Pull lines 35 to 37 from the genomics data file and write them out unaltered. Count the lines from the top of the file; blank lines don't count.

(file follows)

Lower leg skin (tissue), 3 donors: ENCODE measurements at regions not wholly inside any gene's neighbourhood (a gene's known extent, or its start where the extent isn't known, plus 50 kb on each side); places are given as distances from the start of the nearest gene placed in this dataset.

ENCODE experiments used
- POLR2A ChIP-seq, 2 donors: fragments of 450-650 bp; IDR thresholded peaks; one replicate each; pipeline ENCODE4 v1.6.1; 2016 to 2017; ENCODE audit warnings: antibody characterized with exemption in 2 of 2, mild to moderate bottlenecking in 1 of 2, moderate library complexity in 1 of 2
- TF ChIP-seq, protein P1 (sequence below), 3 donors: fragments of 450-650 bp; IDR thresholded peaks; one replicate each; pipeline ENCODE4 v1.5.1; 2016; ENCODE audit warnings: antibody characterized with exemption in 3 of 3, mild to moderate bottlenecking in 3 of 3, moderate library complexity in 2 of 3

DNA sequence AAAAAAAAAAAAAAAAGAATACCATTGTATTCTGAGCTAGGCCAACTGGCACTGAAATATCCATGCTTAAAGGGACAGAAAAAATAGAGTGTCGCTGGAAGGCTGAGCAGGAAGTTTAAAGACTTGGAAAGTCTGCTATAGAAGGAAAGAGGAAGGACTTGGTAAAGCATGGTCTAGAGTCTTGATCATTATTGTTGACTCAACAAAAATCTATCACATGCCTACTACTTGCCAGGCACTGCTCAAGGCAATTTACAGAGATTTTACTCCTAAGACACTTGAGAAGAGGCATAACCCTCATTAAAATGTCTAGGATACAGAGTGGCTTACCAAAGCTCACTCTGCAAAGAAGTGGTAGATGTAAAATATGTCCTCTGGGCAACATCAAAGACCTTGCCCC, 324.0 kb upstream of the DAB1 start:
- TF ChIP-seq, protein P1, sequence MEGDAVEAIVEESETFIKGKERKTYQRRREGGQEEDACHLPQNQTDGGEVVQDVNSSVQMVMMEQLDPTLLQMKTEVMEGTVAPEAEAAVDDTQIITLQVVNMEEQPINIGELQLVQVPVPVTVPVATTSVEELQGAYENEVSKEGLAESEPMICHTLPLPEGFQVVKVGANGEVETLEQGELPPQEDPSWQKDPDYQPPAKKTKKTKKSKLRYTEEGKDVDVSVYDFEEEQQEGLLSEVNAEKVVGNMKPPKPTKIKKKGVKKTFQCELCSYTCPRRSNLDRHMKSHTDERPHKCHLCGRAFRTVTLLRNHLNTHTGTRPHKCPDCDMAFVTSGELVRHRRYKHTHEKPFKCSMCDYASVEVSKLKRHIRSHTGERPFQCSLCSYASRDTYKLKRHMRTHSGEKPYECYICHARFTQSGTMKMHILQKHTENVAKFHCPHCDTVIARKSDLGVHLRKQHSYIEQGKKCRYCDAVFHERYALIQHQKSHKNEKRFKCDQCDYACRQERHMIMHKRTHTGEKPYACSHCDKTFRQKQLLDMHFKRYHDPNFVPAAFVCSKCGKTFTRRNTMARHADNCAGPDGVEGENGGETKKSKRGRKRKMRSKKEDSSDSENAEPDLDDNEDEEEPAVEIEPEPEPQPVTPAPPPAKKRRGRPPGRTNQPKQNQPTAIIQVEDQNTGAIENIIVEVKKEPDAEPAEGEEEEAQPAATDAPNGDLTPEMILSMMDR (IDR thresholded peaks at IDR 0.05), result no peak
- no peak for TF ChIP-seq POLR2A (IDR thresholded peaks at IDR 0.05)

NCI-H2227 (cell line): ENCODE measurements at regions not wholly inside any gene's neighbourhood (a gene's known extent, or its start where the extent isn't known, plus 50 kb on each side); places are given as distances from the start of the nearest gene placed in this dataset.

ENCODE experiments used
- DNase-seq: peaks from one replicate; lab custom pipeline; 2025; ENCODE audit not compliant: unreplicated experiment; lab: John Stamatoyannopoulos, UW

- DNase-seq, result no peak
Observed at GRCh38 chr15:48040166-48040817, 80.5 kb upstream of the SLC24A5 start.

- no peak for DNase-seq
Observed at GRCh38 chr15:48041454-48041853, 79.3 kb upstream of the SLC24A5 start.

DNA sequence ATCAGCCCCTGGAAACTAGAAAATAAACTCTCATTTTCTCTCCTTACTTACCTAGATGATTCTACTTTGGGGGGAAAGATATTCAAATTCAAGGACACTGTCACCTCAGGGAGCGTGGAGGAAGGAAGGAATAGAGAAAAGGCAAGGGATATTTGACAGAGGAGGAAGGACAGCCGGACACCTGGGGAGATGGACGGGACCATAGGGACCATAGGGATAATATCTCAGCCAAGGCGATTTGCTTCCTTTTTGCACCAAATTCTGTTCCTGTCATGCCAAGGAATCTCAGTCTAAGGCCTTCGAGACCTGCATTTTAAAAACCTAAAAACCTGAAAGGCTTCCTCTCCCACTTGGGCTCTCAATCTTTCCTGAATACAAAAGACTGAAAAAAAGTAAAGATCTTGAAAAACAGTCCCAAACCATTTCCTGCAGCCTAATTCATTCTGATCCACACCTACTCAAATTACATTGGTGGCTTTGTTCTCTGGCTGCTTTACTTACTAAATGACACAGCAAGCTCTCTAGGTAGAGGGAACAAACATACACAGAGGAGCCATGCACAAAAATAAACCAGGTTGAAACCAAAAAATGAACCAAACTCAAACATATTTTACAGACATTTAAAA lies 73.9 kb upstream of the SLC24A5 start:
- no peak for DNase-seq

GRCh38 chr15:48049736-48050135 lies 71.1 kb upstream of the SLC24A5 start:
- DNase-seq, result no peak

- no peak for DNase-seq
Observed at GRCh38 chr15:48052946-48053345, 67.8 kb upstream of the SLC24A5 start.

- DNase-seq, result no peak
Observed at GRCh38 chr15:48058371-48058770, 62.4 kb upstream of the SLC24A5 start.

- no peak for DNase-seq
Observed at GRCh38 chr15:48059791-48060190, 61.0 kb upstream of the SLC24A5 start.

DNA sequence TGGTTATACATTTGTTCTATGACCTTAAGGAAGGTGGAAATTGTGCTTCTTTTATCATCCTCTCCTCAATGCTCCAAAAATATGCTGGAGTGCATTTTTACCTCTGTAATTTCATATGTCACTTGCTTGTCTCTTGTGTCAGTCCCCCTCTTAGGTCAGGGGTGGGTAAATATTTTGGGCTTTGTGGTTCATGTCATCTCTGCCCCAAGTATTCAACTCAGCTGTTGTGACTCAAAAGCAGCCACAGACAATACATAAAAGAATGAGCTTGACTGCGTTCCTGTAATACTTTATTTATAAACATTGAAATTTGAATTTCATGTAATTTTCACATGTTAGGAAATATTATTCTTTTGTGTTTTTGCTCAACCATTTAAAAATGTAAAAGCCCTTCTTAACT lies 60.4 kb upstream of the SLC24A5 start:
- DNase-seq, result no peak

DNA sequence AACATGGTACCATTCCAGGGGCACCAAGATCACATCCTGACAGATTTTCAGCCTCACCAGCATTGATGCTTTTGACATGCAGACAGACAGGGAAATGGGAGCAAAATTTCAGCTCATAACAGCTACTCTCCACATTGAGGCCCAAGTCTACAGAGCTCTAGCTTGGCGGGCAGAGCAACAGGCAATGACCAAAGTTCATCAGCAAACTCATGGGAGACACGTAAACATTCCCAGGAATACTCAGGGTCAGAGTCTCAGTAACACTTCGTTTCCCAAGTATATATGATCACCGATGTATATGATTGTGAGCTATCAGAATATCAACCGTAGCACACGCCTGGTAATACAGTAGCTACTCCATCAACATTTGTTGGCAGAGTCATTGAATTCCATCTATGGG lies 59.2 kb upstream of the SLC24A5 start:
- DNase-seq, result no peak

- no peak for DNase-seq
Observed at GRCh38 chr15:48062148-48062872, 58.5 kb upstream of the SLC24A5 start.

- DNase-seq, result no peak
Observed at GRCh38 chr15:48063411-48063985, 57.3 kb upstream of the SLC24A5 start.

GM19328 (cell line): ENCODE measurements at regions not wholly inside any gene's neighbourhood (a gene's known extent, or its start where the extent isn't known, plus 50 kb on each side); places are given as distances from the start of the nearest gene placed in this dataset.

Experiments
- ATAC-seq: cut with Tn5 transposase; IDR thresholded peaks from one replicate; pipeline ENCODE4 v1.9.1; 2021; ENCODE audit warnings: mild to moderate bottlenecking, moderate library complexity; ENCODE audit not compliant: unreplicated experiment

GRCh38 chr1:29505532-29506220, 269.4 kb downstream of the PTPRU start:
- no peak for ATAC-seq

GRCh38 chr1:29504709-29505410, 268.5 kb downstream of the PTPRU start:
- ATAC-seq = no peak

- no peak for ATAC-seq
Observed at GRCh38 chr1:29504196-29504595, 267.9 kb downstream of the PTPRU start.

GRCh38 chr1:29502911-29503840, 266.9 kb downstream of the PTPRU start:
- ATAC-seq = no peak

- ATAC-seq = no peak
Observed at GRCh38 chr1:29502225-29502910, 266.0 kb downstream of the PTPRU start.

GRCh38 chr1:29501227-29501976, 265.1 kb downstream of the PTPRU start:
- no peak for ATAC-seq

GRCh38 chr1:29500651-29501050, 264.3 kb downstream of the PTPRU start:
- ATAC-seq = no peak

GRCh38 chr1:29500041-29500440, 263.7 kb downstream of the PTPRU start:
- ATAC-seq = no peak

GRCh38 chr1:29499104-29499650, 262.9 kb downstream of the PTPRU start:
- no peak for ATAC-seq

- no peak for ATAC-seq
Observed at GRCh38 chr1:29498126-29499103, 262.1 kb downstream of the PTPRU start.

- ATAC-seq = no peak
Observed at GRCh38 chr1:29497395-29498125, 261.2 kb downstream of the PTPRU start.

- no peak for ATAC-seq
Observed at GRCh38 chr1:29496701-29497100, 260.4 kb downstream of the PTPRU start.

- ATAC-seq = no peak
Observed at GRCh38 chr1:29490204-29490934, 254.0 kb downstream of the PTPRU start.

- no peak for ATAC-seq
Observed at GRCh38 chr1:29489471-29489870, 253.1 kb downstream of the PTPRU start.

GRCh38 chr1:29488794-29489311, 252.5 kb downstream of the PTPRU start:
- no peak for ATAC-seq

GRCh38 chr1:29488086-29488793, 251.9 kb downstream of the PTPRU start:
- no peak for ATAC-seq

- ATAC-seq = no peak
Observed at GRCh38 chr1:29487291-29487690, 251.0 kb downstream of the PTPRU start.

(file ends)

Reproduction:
- ATAC-seq: cut with Tn5 transposase; IDR thresholded peaks from one replicate; pipeline ENCODE4 v1.9.1; 2021; ENCODE audit warnings: mild to moderate bottlenecking, moderate library complexity; ENCODE audit not compliant: unreplicated experiment

GRCh38 chr1:29505532-29506220, 269.4 kb downstream of the PTPRU start:
- no peak for ATAC-seq